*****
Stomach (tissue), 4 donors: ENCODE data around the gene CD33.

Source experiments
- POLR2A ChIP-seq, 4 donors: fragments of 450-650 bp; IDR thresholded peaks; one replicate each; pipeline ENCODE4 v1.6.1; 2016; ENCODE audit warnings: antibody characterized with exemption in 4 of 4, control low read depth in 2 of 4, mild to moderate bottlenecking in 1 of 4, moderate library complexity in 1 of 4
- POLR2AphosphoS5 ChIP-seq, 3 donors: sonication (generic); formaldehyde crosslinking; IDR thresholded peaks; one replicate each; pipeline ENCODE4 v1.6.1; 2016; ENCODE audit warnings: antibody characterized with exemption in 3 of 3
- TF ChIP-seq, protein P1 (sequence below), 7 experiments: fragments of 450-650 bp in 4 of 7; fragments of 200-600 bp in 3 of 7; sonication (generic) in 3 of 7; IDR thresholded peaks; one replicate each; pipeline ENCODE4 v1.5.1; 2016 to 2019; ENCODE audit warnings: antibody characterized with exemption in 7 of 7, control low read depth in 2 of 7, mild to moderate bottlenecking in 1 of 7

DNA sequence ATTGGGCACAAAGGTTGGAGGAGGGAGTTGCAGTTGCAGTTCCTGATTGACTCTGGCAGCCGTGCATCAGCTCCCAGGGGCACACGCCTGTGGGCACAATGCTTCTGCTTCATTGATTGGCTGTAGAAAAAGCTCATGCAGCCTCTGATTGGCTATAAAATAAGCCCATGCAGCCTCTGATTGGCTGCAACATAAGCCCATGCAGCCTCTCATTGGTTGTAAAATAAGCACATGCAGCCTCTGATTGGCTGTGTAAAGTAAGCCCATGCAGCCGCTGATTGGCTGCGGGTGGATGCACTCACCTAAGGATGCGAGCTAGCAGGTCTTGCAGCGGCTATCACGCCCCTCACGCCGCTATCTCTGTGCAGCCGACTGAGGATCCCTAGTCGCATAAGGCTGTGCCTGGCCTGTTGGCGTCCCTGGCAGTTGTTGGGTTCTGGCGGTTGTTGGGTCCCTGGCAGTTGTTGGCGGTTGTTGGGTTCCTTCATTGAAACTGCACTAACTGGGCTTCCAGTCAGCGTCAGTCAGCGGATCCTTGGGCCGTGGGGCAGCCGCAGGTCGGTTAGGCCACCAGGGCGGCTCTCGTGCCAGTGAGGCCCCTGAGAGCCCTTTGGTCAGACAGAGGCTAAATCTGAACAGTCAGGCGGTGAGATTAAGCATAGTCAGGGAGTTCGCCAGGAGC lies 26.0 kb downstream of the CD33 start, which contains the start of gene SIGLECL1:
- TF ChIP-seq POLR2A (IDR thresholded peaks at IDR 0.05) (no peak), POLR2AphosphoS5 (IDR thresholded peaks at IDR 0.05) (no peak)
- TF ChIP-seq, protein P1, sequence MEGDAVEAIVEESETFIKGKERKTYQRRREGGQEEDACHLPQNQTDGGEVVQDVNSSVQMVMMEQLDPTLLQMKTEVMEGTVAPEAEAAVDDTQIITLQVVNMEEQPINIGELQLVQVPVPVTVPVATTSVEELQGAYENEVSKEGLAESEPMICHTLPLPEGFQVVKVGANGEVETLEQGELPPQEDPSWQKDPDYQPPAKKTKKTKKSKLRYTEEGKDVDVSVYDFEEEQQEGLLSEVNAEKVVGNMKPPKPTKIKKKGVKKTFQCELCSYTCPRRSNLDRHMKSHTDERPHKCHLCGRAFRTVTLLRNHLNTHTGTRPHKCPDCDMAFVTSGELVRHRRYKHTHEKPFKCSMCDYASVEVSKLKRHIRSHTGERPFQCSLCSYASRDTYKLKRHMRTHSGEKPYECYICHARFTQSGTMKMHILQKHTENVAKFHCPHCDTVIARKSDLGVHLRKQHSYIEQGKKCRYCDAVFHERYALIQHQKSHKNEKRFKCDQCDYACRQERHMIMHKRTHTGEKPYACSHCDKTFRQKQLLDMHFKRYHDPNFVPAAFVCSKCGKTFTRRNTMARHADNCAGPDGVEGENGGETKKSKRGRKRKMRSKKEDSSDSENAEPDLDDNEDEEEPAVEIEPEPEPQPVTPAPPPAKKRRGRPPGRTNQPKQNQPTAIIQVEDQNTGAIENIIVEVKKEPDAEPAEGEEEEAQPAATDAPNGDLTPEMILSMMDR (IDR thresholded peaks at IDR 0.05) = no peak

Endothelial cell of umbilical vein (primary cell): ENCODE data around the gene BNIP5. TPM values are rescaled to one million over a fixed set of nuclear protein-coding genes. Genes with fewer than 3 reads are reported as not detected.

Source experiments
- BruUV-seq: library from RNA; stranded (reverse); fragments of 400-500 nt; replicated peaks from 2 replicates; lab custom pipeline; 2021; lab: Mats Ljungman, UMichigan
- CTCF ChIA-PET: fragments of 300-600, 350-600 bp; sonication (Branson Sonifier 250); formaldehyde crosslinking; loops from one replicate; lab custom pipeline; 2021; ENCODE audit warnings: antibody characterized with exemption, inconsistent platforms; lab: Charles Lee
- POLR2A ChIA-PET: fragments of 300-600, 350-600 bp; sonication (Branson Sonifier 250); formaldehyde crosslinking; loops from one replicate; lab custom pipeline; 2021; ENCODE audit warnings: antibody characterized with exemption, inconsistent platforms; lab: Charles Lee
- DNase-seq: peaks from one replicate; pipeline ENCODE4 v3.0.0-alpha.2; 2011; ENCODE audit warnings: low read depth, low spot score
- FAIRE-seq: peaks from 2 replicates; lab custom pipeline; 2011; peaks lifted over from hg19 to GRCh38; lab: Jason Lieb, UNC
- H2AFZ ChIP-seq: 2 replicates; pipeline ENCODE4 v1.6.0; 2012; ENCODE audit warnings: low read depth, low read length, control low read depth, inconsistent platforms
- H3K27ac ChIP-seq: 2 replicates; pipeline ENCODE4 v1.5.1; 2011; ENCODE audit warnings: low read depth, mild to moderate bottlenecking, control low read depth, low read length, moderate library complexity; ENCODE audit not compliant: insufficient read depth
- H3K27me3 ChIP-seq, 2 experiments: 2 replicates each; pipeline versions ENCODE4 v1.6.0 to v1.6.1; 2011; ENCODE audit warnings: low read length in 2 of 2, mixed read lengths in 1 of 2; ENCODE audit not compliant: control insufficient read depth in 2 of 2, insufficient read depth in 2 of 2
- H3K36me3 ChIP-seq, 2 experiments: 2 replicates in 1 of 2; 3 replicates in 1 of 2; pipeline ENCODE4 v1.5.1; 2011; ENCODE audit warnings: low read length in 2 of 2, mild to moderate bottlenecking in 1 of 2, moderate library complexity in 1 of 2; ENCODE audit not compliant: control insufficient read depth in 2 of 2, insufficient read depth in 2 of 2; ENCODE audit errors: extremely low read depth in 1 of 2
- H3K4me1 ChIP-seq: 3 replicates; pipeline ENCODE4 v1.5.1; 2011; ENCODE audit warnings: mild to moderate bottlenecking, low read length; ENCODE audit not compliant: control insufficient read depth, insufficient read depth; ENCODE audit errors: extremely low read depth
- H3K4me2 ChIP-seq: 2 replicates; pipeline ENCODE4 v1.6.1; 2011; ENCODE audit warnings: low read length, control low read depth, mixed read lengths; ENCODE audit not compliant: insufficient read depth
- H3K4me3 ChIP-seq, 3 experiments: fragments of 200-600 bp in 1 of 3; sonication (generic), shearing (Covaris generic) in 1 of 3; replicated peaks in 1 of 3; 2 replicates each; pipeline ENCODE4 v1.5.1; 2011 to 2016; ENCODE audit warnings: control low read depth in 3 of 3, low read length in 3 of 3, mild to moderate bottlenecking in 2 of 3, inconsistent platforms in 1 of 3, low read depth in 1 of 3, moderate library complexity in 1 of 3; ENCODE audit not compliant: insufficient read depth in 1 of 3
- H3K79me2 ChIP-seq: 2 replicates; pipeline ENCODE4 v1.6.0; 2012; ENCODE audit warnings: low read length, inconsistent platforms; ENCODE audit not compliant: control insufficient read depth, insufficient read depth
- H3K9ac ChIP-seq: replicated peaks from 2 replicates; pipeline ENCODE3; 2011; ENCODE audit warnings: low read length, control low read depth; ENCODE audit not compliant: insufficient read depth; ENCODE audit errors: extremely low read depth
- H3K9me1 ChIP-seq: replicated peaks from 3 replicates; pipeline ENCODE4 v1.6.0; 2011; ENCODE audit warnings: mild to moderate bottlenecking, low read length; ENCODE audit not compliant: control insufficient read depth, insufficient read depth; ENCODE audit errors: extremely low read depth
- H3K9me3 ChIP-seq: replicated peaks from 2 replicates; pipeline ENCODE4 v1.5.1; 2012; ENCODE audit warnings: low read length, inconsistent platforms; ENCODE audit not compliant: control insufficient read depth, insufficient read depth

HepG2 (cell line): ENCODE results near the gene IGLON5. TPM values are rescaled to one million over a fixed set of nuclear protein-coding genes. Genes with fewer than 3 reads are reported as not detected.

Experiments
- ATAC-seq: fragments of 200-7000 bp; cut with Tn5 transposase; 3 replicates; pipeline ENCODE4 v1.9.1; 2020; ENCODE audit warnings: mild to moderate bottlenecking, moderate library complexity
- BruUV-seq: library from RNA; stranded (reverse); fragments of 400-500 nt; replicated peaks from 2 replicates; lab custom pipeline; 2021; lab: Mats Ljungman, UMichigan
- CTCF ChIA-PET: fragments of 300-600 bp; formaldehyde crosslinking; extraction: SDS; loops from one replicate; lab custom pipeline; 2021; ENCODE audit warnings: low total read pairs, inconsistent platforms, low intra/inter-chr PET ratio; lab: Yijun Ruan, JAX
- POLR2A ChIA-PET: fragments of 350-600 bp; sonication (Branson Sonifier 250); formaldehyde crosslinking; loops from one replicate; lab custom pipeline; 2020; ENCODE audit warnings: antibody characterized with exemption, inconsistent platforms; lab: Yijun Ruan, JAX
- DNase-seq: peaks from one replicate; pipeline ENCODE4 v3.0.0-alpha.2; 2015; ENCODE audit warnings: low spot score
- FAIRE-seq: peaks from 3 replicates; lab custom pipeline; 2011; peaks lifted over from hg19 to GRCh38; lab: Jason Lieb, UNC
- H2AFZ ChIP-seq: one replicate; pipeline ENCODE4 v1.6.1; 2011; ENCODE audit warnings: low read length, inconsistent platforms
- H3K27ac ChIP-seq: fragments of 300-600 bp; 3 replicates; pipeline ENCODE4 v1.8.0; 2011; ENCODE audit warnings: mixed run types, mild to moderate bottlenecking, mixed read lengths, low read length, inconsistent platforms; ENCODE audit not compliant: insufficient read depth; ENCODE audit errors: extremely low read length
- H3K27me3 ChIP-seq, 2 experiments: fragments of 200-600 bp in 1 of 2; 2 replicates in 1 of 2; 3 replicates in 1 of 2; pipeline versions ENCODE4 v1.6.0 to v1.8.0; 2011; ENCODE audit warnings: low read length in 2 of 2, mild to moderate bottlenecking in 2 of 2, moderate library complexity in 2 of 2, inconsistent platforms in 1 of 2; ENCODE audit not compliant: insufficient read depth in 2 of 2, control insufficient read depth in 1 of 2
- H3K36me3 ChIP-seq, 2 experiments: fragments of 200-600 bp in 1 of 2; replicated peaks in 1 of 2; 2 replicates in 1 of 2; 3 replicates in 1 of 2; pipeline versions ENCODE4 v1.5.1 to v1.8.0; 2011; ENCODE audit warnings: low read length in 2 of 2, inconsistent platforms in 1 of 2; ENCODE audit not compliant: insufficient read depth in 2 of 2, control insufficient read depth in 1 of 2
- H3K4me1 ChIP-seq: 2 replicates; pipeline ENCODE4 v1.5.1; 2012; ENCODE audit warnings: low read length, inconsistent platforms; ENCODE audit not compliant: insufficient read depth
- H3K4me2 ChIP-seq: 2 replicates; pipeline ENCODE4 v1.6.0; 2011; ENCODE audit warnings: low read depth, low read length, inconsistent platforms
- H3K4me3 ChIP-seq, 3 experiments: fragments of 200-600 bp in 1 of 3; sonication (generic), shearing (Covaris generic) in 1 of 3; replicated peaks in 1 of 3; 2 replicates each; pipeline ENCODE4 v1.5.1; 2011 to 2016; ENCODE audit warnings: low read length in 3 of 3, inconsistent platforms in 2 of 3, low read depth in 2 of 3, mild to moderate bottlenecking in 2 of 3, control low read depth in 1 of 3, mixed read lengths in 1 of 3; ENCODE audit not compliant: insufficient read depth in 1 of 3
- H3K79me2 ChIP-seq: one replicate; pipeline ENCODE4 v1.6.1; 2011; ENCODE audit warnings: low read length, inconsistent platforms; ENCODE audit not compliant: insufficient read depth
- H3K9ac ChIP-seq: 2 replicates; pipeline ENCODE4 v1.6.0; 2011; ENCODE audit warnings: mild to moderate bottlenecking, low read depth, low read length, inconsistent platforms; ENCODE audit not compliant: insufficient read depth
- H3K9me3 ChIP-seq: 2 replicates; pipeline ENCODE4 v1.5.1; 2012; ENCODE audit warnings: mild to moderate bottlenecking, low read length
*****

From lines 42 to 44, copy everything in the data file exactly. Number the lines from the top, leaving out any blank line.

- H3K79me2 ChIP-seq: one replicate; pipeline ENCODE4 v1.6.1; 2011; ENCODE audit warnings: low read length, inconsistent platforms; ENCODE audit not compliant: insufficient read depth
- H3K9ac ChIP-seq: 2 replicates; pipeline ENCODE4 v1.6.0; 2011; ENCODE audit warnings: mild to moderate bottlenecking, low read depth, low read length, inconsistent platforms; ENCODE audit not compliant: insufficient read depth
- H3K9me3 ChIP-seq: 2 replicates; pipeline ENCODE4 v1.5.1; 2012; ENCODE audit warnings: mild to moderate bottlenecking, low read length